The Commonwealth Rowing Regatta 1999

The Rowing Service

During the week of the Commonwealth Regatta, August 2nd-8th 1999, the English women's lightweight quad crew sent back reports to the Rowing Service. We thought you might like to read them...

Index of stories

Thanks to Victoria(the main typist), Becky, Naomi and Helen.

Update 5

Here we go again

Sadly, no major events to report today. The day started with thestandard breakfast scrummage (tremendous bagels today) and charge to thecourse for launches. Even the slow learning Welsh have cracked onto theneed to be swift in the mornings, so there is a renewed urgency to Dad'sdriving.

Despite the bulk of the nations being banned from using launches (quiteright, too) due to some appalling driving, Mum and Dad managed to wangle oneout, and we proudly set off to be videoed and shouted at. We have allmastered the art of using our own water, and collisions were non-existanttoday.

Despite some significant crushes on a number of scullers, Naomi steeredus clear of them all, and we kept a clear focus on what every other crew waswearing. The outing was dandy - things are beginning to look up and up -and we got off the water feeling fine about our sport. Unfortunately, theLittle Thing has a snuffle, and so we were given the afternoon off and Mumbanned us from shopping. V bad. But - and here's a sign of teamwork foryou - Mum stepped bravely into the breach and bought 3 pairs of trainers anddid her bit for the national debt. We admire that in a coach.

After the outing, we went for our standard visit to the Donut emporium,to drink liquids and ogle the buns. The non-lightweights indulged in somenaughty treats, we all talked bollocks and Richard Briscoe managed to launchanother drink over himself and his fanny pack. He received much supportfrom us all, as you can imagine.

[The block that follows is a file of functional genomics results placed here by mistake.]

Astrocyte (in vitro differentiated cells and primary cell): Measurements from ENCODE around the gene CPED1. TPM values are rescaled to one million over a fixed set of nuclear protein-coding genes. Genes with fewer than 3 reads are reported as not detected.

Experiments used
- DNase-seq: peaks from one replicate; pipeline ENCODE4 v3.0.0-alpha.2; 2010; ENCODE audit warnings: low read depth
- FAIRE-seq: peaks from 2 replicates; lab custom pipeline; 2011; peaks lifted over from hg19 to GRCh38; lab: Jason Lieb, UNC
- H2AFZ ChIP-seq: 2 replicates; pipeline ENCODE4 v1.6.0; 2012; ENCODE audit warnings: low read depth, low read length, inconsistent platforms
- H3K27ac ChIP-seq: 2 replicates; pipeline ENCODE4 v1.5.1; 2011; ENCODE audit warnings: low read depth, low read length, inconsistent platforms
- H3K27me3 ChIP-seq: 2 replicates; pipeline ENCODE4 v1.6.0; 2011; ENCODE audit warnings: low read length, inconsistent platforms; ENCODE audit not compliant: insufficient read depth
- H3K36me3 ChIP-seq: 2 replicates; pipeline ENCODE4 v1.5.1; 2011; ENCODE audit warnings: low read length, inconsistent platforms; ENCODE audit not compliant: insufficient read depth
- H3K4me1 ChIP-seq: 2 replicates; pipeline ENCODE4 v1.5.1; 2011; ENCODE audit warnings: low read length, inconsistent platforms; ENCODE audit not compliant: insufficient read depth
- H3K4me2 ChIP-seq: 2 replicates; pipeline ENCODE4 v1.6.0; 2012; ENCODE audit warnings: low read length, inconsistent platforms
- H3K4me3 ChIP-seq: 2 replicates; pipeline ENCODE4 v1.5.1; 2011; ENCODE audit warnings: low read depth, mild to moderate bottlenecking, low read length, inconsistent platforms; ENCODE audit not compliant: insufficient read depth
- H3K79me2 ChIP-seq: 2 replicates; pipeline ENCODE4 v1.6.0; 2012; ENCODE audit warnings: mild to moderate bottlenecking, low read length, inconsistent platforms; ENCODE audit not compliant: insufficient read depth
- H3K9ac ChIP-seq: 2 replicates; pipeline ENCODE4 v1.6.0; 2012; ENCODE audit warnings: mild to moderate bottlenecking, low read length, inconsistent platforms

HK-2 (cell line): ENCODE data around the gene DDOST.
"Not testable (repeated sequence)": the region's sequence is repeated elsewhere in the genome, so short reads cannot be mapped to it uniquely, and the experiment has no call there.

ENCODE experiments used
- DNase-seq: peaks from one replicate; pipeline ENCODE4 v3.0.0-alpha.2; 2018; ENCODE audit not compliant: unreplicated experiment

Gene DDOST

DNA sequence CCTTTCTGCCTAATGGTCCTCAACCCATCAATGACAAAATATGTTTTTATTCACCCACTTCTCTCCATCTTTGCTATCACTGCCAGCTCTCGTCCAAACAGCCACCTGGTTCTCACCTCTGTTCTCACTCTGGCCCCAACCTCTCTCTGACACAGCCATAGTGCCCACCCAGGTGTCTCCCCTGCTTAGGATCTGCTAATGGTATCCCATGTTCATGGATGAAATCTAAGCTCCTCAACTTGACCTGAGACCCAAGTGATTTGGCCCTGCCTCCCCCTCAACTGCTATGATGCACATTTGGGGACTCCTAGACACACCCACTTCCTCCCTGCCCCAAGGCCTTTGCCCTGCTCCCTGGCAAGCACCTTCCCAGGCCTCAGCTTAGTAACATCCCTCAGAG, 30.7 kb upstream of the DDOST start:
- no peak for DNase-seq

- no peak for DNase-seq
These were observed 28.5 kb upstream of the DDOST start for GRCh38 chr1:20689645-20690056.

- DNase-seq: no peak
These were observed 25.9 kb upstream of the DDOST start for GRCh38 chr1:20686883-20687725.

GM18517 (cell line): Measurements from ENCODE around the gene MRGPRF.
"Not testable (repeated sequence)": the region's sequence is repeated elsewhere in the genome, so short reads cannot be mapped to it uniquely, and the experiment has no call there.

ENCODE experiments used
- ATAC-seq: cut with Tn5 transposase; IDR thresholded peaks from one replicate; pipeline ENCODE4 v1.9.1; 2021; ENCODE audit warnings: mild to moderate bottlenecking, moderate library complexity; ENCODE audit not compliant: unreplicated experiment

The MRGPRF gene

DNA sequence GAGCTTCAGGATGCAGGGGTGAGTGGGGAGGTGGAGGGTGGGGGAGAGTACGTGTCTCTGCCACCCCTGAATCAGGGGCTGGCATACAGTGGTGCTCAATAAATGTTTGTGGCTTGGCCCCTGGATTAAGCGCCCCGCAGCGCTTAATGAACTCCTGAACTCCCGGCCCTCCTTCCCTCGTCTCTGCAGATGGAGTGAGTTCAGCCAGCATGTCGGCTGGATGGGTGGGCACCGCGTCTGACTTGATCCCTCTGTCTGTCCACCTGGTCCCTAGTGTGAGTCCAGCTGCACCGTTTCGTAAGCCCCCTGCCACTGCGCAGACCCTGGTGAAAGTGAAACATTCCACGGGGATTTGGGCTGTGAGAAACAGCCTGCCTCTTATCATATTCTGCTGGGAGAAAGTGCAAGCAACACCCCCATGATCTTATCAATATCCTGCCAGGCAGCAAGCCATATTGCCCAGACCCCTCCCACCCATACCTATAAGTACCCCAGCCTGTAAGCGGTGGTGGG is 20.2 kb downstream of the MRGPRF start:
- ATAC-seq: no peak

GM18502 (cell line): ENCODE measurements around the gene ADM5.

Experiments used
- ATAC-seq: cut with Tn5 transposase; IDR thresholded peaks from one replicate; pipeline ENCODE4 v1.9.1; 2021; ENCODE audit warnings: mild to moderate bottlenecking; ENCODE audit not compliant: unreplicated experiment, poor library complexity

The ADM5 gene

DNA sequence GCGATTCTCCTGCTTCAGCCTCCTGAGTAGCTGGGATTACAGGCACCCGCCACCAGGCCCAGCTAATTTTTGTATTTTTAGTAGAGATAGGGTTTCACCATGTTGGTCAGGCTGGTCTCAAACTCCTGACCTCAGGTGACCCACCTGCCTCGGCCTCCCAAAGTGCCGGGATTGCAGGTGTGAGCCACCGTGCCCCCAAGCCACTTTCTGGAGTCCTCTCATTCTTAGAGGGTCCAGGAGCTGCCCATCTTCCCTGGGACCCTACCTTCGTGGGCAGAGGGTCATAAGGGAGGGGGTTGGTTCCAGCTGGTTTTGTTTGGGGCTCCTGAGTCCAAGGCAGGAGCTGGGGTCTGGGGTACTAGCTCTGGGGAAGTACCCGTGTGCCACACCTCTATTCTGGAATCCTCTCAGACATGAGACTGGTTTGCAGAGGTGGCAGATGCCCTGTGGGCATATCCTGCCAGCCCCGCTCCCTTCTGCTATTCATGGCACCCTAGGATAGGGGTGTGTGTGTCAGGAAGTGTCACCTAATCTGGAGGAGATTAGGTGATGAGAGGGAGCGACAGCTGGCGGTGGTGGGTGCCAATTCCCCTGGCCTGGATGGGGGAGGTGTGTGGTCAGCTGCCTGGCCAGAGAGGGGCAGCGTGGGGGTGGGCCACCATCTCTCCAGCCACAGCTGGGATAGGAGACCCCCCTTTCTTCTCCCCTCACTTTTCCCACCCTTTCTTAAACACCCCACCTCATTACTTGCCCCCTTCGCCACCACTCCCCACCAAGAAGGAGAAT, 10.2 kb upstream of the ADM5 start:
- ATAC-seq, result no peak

And so back to the University for some washing and lunch. It's a dog eatbitch world out here - Naomi found her place on the washing machines, andmade damn sure she used it, by putting her washing in on top of someoneelse's, while Mum valiantly held some New Zealanders off. I am delighted tosee how these foreign sorts have come to adopt our sanitary ways - it's whywe have a Commonwealth, I like to think. We have fared better than ourchicks' 8+, however, who managed to shrink all their kit in anoverenthusiastic drying session. As teeny things, we have offered to giveit all a home, but they prefer to cram their ample bosoms in and row withcrushed spines. They have Ian Roots subbing in at present, and I am sure heis curious to know why they have all taken to hanging around him in comelycorset-like kit.

Have I told you how hot it is? Well, it is.

And so this afternoon was spent largely unconscious, or reading the Enquirerstories on a 40 stone child and other classic literature. We have sent somepostcards and generally got a bit bored. Methinks we may be peaking.

Update on the Portaloos: the flying tardis remains in place, surrounded bydry bog roll and a miasma of gas. It is the emergency "just before I boat"bog, and so people are valiantly continuing to use it. I was caught a bitshort myself today, and can report that this Portaloo deserves some kindof mention in despatches - for inside, it even has shit on the ceiling. Godknow what it went through - nor who the brave individuals were who returnedit to its rightful standing - but it is a special receptacle.

We are enjoying the Aussies and the Kiwis, and the Poles are still being miserable. Northern Ireland have arrived - we will destroy them. Hope that tomorrow will be more of a thriller for you - we are enjoyingourselves and looking forward more and more to the race. Which I understandis why we are here....

The Blart.